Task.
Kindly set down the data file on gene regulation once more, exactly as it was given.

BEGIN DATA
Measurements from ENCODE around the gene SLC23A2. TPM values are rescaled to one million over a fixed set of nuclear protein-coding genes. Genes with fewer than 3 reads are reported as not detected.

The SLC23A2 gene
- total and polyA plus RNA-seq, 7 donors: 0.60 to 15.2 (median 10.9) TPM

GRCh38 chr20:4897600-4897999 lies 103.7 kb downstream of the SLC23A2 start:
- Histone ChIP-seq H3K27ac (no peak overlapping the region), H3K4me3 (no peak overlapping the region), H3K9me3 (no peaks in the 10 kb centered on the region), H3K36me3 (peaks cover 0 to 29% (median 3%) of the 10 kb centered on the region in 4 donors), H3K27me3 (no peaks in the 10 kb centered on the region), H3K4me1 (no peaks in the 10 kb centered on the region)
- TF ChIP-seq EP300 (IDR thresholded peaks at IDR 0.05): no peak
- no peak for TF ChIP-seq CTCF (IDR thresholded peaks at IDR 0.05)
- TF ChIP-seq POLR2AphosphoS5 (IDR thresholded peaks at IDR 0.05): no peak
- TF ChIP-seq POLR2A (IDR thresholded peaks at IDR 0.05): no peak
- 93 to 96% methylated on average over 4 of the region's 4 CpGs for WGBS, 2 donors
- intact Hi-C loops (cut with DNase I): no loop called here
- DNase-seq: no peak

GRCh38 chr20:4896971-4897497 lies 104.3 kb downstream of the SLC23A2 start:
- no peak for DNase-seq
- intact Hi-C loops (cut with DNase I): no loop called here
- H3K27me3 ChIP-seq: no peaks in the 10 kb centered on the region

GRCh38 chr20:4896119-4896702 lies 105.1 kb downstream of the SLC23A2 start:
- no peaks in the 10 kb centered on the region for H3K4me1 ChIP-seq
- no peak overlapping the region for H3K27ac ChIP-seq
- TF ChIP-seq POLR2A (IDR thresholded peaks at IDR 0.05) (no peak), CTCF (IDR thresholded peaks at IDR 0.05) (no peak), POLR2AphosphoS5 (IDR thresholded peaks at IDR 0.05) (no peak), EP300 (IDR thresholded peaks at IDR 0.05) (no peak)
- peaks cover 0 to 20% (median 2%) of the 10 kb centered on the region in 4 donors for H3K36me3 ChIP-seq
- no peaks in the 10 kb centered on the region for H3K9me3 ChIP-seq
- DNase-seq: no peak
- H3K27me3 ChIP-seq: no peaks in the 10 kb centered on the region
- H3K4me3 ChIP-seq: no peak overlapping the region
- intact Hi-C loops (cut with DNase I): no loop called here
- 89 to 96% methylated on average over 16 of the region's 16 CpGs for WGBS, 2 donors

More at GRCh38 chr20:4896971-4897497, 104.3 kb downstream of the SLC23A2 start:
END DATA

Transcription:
Measurements from ENCODE around the gene SLC23A2. TPM values are rescaled to one million over a fixed set of nuclear protein-coding genes. Genes with fewer than 3 reads are reported as not detected.

The SLC23A2 gene
- total and polyA plus RNA-seq, 7 donors: 0.60 to 15.2 (median 10.9) TPM

GRCh38 chr20:4897600-4897999 lies 103.7 kb downstream of the SLC23A2 start:
- Histone ChIP-seq H3K27ac (no peak overlapping the region), H3K4me3 (no peak overlapping the region), H3K9me3 (no peaks in the 10 kb centered on the region), H3K36me3 (peaks cover 0 to 29% (median 3%) of the 10 kb centered on the region in 4 donors), H3K27me3 (no peaks in the 10 kb centered on the region), H3K4me1 (no peaks in the 10 kb centered on the region)
- TF ChIP-seq EP300 (IDR thresholded peaks at IDR 0.05): no peak
- no peak for TF ChIP-seq CTCF (IDR thresholded peaks at IDR 0.05)
- TF ChIP-seq POLR2AphosphoS5 (IDR thresholded peaks at IDR 0.05): no peak
- TF ChIP-seq POLR2A (IDR thresholded peaks at IDR 0.05): no peak
- 93 to 96% methylated on average over 4 of the region's 4 CpGs for WGBS, 2 donors
- intact Hi-C loops (cut with DNase I): no loop called here
- DNase-seq: no peak

GRCh38 chr20:4896971-4897497 lies 104.3 kb downstream of the SLC23A2 start:
- no peak for DNase-seq
- intact Hi-C loops (cut with DNase I): no loop called here
- H3K27me3 ChIP-seq: no peaks in the 10 kb centered on the region

GRCh38 chr20:4896119-4896702 lies 105.1 kb downstream of the SLC23A2 start:
- no peaks in the 10 kb centered on the region for H3K4me1 ChIP-seq
- no peak overlapping the region for H3K27ac ChIP-seq
- TF ChIP-seq POLR2A (IDR thresholded peaks at IDR 0.05) (no peak), CTCF (IDR thresholded peaks at IDR 0.05) (no peak), POLR2AphosphoS5 (IDR thresholded peaks at IDR 0.05) (no peak), EP300 (IDR thresholded peaks at IDR 0.05) (no peak)
- peaks cover 0 to 20% (median 2%) of the 10 kb centered on the region in 4 donors for H3K36me3 ChIP-seq
- no peaks in the 10 kb centered on the region for H3K9me3 ChIP-seq
- DNase-seq: no peak
- H3K27me3 ChIP-seq: no peaks in the 10 kb centered on the region
- H3K4me3 ChIP-seq: no peak overlapping the region
- intact Hi-C loops (cut with DNase I): no loop called here
- 89 to 96% methylated on average over 16 of the region's 16 CpGs for WGBS, 2 donors

More at GRCh38 chr20:4896971-4897497, 104.3 kb downstream of the SLC23A2 start: